S. 1896 would clarify the treatment of law enforcement availability pay (LEAP) for federal air marshals and criminal investigators of the Transportation Security Administration (TSA).
A recent review of the relevant federal statutes by the Office of Personnel and Management (OPM) found that LEAP has been incorrectly applied to the retirement benefit calculations for certain TSA criminal investigators and federal air marshals, resulting in benefit payments that are higher than authorized under current law. S. 1896 would hold harmless the retirees and current employees who are affected by OPM’s findings and would clarify the treatment of LEAP for future retirees.
CBO estimates that enacting S. 1896 would increase direct spending by $12 million over the 2019-2028 period. The largest components of that increase are higher retirement benefit payments for current and future retirees and the loss of the expected recovery of overpayments from retirees who have been receiving annuities higher than current law allows. The bill also would increase revenues by $1 million in 2020.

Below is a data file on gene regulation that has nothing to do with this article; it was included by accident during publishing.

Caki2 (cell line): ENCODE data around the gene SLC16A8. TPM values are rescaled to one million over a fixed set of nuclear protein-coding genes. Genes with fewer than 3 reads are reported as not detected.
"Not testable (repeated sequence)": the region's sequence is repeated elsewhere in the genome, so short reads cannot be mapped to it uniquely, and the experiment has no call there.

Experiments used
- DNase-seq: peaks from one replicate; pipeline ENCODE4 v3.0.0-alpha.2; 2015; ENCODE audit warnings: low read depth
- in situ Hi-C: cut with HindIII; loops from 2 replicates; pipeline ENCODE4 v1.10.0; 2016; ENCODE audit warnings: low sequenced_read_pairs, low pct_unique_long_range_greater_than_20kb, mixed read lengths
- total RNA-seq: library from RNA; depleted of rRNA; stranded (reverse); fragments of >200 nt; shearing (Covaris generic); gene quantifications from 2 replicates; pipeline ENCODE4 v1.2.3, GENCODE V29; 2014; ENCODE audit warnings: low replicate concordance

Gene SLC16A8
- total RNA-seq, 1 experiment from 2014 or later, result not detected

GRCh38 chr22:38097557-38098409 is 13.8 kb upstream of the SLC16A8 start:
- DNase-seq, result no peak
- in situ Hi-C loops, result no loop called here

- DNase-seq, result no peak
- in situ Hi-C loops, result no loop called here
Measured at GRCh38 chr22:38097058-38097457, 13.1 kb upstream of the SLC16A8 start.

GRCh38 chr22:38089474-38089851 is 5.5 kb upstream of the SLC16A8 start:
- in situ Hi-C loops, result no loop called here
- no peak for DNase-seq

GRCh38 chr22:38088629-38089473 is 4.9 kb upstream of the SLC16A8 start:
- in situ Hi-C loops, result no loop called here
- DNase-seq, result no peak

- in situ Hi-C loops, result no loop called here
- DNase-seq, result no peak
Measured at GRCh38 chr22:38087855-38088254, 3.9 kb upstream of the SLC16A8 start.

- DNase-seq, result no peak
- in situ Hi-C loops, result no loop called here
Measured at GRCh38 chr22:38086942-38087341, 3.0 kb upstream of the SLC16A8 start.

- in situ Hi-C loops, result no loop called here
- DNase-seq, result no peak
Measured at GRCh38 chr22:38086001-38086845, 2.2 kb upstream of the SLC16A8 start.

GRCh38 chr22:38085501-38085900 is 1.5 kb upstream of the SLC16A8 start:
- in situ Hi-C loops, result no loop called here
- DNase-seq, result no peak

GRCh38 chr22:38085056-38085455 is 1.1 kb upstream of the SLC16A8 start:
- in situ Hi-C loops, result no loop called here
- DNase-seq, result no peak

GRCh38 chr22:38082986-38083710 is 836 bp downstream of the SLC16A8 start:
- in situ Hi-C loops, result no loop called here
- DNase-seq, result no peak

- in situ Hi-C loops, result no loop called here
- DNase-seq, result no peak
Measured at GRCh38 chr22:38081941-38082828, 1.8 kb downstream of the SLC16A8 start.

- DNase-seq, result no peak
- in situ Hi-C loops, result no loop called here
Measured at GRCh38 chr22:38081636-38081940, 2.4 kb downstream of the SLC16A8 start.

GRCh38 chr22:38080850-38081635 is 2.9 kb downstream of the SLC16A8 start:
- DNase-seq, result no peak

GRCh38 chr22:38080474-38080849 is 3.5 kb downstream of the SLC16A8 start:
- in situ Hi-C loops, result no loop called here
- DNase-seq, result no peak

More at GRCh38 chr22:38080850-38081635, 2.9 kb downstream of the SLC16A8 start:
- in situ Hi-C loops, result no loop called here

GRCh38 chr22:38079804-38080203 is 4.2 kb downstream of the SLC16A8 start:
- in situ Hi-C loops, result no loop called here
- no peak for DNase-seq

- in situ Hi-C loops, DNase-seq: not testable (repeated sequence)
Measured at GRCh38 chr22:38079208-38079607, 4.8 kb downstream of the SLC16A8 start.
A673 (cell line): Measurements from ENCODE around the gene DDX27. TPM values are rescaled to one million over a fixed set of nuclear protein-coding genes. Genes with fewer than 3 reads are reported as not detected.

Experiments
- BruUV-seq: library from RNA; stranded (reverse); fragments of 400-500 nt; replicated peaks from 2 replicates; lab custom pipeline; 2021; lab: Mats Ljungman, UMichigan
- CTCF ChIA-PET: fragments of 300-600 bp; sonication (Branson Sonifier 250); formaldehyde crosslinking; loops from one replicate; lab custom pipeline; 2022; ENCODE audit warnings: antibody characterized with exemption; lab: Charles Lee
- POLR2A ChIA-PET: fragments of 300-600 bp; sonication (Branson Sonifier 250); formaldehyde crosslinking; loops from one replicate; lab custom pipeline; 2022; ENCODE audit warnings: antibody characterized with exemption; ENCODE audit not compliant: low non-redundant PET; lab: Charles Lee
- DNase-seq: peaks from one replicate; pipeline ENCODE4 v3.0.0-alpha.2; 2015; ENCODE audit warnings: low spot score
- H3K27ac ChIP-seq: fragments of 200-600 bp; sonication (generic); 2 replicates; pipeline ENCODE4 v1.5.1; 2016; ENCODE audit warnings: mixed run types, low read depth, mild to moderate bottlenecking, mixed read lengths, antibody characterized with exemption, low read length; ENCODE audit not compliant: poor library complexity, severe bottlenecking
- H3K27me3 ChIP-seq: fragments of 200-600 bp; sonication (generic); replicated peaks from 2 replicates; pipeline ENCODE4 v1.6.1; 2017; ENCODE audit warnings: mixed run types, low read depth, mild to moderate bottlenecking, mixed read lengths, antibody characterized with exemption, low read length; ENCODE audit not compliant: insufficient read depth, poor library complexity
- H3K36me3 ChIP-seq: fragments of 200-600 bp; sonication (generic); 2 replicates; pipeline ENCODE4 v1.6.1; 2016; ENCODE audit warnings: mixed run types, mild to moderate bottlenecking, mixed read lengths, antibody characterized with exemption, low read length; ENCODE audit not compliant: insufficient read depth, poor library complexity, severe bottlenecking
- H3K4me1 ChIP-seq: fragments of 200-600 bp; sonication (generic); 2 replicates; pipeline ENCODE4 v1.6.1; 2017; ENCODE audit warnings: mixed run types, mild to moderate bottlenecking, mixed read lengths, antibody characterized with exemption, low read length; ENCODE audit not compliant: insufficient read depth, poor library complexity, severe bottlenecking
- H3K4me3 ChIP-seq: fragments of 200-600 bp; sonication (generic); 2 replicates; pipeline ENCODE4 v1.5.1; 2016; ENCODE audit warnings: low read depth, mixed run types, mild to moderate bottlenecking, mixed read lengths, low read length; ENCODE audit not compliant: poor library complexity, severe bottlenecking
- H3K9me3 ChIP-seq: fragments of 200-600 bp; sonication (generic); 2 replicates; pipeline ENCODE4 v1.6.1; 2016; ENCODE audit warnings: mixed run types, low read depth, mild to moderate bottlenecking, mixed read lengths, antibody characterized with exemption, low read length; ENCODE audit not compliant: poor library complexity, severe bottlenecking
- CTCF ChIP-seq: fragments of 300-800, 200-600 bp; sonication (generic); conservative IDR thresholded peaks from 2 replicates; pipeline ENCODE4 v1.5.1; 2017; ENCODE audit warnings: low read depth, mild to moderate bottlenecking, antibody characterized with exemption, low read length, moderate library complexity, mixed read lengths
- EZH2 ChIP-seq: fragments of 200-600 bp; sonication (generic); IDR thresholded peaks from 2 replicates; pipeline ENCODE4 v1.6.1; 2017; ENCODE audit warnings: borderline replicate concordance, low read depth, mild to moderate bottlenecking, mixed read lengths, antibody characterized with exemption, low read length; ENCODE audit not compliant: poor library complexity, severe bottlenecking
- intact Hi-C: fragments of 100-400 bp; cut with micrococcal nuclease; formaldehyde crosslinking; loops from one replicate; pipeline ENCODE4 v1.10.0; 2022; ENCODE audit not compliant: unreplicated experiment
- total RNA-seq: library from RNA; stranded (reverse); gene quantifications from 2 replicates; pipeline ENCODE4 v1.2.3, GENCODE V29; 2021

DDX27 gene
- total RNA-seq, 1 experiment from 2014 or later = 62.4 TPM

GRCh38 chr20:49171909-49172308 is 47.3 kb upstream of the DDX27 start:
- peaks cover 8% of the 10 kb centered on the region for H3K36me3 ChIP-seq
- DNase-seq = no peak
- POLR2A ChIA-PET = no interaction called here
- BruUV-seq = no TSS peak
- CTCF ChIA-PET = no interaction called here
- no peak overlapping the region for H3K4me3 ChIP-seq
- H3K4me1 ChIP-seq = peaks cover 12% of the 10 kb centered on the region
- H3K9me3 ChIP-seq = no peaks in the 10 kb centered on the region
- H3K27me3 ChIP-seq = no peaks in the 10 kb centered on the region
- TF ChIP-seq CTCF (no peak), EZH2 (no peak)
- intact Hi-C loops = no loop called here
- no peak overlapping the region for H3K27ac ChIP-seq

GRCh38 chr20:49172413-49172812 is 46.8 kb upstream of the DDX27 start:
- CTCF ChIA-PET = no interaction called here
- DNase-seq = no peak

Because enacting S. 1896 would affect direct spending and revenues, pay-as-you-go procedures apply.
CBO estimates that enacting S. 1896 would not increase net direct spending by more than $2.5 billion or on-budget deficits by more than $5 billion in any of the four consecutive 10-year periods beginning in 2029.
S. 1896 contains no intergovernmental or private-sector mandates as defined in the Unfunded Mandates Reform Act.